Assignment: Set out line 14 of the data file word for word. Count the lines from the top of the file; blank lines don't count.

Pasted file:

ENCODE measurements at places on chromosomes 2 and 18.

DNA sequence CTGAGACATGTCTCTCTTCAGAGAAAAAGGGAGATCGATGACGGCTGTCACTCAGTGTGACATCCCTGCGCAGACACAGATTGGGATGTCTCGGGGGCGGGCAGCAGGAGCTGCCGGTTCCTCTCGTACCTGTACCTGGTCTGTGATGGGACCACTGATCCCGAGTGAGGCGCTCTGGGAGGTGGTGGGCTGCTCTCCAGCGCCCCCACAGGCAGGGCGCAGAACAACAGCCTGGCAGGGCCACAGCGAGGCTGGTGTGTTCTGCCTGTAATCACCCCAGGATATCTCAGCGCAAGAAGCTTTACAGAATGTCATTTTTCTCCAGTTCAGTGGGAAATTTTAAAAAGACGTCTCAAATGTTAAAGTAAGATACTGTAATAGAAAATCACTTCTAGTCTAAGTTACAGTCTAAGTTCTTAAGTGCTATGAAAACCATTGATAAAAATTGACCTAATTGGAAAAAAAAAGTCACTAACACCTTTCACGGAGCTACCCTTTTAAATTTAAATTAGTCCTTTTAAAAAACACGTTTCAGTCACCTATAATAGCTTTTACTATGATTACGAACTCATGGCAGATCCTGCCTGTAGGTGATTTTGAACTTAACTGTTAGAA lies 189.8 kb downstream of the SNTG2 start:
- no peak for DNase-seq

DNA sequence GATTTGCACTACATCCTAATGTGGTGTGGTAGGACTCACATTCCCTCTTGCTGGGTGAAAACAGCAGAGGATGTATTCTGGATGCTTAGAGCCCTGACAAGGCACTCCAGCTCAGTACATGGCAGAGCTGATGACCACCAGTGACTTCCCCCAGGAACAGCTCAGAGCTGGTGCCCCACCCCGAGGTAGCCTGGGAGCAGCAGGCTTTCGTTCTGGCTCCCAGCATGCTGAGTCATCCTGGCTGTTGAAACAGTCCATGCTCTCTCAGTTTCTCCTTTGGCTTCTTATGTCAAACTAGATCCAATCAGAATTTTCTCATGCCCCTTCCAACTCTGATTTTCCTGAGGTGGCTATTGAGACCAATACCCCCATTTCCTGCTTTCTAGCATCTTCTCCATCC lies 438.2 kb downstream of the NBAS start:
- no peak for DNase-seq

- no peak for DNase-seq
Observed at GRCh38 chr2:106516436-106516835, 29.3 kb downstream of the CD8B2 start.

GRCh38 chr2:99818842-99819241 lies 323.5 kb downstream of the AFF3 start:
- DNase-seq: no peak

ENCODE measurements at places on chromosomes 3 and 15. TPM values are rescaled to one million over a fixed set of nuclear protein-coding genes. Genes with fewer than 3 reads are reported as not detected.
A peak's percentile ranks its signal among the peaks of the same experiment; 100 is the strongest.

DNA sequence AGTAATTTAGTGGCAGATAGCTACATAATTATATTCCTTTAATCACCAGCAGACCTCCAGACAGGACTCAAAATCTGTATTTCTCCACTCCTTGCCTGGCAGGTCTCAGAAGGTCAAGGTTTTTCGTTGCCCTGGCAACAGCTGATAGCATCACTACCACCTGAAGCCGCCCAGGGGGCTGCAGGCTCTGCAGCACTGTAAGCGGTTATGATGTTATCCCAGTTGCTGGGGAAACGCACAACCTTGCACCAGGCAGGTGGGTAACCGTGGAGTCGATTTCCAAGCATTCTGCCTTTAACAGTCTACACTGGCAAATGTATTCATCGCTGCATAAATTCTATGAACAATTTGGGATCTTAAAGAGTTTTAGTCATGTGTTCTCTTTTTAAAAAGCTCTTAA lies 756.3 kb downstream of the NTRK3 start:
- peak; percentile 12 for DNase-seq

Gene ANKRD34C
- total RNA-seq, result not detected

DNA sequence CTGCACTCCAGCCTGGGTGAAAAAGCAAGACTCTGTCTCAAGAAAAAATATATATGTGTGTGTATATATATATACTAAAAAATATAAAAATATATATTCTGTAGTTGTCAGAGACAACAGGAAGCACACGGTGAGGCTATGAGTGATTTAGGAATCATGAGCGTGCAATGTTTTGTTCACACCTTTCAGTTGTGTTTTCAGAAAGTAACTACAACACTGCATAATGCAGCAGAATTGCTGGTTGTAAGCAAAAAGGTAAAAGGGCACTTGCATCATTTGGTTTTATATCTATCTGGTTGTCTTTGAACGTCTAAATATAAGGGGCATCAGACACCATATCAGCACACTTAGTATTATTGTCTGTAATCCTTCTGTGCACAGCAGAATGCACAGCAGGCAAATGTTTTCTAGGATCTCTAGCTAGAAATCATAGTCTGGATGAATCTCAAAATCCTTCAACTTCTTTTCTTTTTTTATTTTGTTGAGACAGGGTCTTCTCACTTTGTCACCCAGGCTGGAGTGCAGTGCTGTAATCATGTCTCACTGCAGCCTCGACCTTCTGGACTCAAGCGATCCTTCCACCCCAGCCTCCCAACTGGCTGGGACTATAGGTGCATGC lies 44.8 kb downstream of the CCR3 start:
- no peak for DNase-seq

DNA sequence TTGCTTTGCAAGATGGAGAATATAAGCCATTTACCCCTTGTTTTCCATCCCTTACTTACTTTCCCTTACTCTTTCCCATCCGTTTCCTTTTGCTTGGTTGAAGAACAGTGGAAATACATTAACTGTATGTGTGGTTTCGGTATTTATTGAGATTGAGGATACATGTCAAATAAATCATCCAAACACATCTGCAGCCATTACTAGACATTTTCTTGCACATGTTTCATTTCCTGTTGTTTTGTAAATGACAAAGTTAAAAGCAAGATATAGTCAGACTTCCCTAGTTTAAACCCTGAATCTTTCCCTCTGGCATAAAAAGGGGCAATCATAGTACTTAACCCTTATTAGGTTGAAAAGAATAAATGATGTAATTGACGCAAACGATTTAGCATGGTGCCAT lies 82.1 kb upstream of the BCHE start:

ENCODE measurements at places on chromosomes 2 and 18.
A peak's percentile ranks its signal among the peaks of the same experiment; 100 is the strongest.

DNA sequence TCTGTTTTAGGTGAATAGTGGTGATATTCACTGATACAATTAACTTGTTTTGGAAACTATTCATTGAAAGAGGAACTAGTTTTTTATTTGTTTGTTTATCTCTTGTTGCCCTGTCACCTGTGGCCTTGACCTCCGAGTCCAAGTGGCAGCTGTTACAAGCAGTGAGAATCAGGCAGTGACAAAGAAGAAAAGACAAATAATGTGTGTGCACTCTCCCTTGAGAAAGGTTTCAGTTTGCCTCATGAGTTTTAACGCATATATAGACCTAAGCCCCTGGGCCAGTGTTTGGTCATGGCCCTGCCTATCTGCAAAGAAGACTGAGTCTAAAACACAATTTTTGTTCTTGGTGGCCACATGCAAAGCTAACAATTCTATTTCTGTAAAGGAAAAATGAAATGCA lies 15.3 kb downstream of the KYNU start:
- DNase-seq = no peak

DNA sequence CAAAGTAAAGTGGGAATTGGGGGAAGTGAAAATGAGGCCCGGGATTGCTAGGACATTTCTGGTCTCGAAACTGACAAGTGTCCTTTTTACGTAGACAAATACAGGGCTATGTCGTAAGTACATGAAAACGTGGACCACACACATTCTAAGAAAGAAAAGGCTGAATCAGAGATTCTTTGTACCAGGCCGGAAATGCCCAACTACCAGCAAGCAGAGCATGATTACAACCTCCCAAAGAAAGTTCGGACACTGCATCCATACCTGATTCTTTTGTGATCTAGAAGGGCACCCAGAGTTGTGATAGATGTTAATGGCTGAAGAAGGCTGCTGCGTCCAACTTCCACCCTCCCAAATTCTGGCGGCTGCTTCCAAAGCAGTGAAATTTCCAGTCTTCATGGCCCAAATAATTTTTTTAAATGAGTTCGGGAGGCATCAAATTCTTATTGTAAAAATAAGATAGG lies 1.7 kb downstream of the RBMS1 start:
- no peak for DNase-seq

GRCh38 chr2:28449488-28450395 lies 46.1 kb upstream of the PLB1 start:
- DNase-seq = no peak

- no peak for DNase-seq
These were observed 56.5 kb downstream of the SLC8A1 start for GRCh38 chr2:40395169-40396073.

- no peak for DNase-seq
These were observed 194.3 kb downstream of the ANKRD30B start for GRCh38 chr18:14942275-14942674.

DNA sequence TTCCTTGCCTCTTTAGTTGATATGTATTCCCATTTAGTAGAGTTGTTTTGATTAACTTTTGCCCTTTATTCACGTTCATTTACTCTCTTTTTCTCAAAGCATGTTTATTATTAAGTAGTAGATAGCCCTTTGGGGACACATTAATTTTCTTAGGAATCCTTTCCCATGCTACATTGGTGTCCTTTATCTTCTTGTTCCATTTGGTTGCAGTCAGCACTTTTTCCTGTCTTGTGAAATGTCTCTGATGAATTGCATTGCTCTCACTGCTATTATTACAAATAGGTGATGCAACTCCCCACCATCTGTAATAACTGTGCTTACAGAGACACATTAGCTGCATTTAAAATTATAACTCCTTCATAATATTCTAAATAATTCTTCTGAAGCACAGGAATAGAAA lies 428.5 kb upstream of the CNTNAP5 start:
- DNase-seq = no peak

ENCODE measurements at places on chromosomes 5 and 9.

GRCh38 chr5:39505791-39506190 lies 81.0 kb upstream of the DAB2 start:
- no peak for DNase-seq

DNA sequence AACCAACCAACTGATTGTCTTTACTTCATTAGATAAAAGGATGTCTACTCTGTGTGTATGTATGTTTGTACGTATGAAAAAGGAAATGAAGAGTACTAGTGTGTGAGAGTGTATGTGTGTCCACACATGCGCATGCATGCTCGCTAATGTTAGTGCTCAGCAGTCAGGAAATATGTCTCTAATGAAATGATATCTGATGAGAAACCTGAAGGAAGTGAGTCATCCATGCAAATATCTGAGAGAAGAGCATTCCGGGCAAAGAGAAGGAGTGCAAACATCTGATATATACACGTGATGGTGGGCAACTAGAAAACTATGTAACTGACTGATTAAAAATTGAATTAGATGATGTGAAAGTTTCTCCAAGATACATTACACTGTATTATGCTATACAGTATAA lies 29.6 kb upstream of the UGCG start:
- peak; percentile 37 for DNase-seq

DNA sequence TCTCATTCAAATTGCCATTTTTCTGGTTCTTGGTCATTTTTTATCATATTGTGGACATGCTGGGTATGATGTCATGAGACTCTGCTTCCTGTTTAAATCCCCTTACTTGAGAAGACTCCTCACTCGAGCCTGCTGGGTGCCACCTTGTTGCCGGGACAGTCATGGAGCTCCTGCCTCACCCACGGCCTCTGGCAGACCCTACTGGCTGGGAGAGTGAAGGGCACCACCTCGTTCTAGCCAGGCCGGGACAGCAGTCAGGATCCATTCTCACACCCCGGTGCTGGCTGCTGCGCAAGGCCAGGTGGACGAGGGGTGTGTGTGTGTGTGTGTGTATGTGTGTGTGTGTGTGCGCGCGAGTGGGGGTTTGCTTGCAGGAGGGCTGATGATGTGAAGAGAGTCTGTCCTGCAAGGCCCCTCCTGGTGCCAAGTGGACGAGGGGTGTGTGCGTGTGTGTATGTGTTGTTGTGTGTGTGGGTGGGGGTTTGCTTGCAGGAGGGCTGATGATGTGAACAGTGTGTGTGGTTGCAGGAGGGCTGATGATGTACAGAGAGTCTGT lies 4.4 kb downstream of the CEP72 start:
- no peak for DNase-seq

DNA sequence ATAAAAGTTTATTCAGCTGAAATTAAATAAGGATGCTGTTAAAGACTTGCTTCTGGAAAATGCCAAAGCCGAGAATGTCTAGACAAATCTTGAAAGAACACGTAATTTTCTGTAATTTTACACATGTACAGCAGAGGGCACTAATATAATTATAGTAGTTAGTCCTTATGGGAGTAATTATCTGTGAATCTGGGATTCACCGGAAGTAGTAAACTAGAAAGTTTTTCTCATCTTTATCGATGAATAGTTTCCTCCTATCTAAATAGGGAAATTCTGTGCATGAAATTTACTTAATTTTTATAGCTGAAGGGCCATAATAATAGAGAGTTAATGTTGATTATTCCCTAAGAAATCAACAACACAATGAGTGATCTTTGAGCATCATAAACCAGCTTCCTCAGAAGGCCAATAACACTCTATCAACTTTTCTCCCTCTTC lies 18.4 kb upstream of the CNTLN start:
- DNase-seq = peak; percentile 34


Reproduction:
Gene ANKRD34C